Updated October 13, 2014 to reflect changes in available 4K/UHD technology
4K or ultra high-definition (UHD) televisions offer four times the resolution of regular 1080p TVs, and these 8+ million pixel screens have quickly become the option of choice among home theater aficionados looking to futureproof their display investment.
Seiki Digital is a relative newcomer among LCD television manufacturers, but the company's 50 inch SE50UY04 4K Ultra HD TV has grabbed everyone's attention with its low price - the similar 55-inch version is $770! The Seiki SE50UY04 costs a fraction of the price of other 4K TVs, but is this 4K bargain worth it? I give it a qualified 'yes', but there are aspects of Seiki 4K Ultra HD's design that will influence your decision to add one to your AV arsenal or avoid it altogether.
The SE50UY04's rear port panel features three HDMI, one component video, and VGA inputs. Two USB ports support basic JPG/MP3 playback, and an RF input is ready for cordcutters looking to add an antenna for over-the-air (OTA) digital reception. For a value-priced TV, three HDMI ports and an HDMI cable included in the box are nice touches. The SE50UY04 lacks WiFi or a network connection for multimedia file streaming or app support, nor does it do 3D - more reasons that Seiki televisions are as attractively priced as they are.
The Seiki SE50UY04 has a screen resolution of 3840x2160 pixels and a 120Hz refresh rate. Keeping thing simple, the TV performs a 4x frame repeat with 30Hz input and 5x frame repeat with 24Hz input to reach 120Hz. Compared to interpolation techniques, frame repeating eliminates the soap opera effect (SOE) (aka "120Hz effect") that can result in unnaturally smooth looking video motion. However, the lack of interpolation hardware reduces motion resolution compared to LCD TVs with this feature enabled. The SE50UY04 also accepted 4096x2160 input at up to 30Hz (with some scaling on the sides) as confirmed by the DVDO AVLabs TPG.
Sources of 4K video remain scarce and quality varies wildly - read my article How to Watch 4K for the latest update on this subject. PCs equipped with modern AMD and Nvidia desktop graphics cards can output 4K via a single HDMI connection, but the SE50UY04 tops out at 4K30 (30Hz) input making it more suited for video and workstation use and less ideal for high framerate 4K PC video gaming. If you are thinking of adding something like a Sony FMP-X10 4K Ultra HD Media Player to this 4K Seiki, it won't work. 4K source devices like the FMP-X10 require HDCP v2.2 and the SE50UY04 doesn't have it. However, 4K upscaling Blu-ray players will work just fine.
Calibration enthusiasts will find the TV's hidden service menu a minefield: enter this menu by pressing Menu on the remote followed by 0000 (four zeros). Beware the service menu's factory reset option will also wipe out the factory grayscale calibration. As with any trip into a TV's service menu, I'm obligated to remind you to take lots of pictures and notes before touching anything!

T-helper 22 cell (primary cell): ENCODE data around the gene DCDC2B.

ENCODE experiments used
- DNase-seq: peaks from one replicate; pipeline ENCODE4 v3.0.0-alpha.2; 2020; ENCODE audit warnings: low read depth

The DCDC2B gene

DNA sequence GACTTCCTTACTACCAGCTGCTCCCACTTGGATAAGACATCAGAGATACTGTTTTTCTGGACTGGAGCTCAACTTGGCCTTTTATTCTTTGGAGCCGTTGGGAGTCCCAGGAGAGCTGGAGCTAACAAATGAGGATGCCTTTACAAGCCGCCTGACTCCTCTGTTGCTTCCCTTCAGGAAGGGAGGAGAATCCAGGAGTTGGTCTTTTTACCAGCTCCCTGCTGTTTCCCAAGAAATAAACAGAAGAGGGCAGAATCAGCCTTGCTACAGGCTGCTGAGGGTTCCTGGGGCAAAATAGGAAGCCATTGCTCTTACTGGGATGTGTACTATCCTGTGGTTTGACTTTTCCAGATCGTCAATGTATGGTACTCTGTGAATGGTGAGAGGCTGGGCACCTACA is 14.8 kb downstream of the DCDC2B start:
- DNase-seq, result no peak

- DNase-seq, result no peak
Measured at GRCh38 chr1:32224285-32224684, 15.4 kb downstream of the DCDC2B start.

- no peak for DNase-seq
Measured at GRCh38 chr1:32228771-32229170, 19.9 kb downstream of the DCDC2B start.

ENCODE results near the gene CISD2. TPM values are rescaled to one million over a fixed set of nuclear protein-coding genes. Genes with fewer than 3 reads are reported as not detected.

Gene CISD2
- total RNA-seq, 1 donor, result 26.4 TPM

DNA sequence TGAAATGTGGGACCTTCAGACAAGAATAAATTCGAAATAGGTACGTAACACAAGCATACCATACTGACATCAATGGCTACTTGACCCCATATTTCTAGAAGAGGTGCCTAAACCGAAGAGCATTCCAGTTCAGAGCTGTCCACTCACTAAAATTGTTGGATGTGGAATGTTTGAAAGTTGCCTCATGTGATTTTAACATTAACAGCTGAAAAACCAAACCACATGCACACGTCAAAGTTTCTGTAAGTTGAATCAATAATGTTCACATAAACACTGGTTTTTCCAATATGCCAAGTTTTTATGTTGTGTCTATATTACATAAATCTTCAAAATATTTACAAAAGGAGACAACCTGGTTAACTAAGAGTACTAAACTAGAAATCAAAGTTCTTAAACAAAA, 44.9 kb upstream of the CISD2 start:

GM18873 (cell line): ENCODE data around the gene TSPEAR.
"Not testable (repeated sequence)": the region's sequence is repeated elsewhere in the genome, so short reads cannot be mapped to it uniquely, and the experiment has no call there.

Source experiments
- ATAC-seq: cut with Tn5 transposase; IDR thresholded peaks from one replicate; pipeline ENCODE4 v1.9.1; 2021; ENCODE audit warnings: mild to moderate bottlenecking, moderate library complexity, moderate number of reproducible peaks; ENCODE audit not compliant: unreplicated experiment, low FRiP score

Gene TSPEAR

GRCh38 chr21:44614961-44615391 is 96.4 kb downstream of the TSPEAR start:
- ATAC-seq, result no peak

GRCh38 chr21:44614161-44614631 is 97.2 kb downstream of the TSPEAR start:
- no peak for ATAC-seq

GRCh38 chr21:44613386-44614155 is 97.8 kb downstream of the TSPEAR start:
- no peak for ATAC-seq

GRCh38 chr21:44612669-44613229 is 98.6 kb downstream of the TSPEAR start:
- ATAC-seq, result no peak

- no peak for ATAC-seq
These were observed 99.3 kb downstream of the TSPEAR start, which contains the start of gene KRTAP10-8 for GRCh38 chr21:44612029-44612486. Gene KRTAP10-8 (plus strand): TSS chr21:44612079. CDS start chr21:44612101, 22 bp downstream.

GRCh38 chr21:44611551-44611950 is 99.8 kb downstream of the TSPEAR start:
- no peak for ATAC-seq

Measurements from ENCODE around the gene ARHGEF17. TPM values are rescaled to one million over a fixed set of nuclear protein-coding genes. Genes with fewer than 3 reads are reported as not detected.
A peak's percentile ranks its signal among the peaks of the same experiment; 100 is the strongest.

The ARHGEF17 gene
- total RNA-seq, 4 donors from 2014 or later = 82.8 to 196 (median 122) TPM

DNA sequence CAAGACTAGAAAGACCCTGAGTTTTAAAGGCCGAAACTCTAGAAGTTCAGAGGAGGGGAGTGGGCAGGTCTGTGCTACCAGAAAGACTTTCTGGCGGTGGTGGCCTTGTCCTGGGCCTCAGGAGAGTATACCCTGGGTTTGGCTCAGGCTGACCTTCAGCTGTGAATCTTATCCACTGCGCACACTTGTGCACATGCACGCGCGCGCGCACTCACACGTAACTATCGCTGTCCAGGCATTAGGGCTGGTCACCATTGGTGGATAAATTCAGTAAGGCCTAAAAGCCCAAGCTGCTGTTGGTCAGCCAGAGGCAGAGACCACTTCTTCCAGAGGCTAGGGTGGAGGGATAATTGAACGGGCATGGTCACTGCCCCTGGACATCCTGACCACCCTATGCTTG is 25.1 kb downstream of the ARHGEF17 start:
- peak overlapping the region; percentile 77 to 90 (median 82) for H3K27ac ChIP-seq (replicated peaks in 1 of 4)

In the lab, the Seiki SE50UY04 LED TV revealed a decent factory grayscale calibration with the TV's Movie picture preset enabled. Grayscale error measurements recorded using CalMAN 5 calibration software revealed the Seiki had a good average delta-E of 1.97. Grayscale errors less than 3.0 are considered below the "just noticeable" threshold and indicate decent color consistency from light-to-dark shades.
Until a recent firmware update (since removed) that fixed the issue, the Seiki SE50UY04 overscanned all HD formats by about 2% resulting in softened picture detail. Feeding the TV a 4K signal eliminated overscan as did forcing 720p/1080p refresh rates above 60Hz: 1080p at 120Hz from a PC looked especially promising on the Seiki (think PC gaming!). Video processing 1080i into 1080p proved mediocre with film-sourced (24 frames-per-second) material, but most connected devices will provide progressive scan output helping mitigate this issue.
With 4K source material, the Seiki SE50UY04's picture looks damn good - all of those extra pixels in the video signal and screen go a long ways toward making the TV appear window-like! Reducing the TV's sharpness setting from its mid-point default to zero removed the last traces of moiré and artificial edge-enhancements in 4K resolution test patterns. As expected, DVD and Blu-ray movies ran though a 4K upconverting disc player looked about as good on the SE50UY04 as they did when fed to a 1080p TV.
To buy or not to buy
The Seiki SE50UY04 4K Ultra HD TV is one of the least expensive 4K screens ever made, and it has some significant long-term limitations. Feeding this TV at its native resolution produces impressive visuals, but its 30Hz refresh rate limit with 4K resolutions simply isn't fast enough to keep the on-screen action smooth with 60fps games. Some PC users may find the Seiki 4K Ultra HDTV an ideal 1080p 120Hz display, or as a seriously spacious 2D desktop workspace. And, if a 50-inch or 55-inch 4K desktop display is too large, Seiki Digital has a 39-inch version for you to consider. For value-conscious shoppers looking for a 4K screen with HDMI v2.0 ports and HDCP v2.2 support, Seiki Digital has announced an upcoming pro line of 4K TVs that looks to fill the shortcomings of its current ultra high-definition offerings.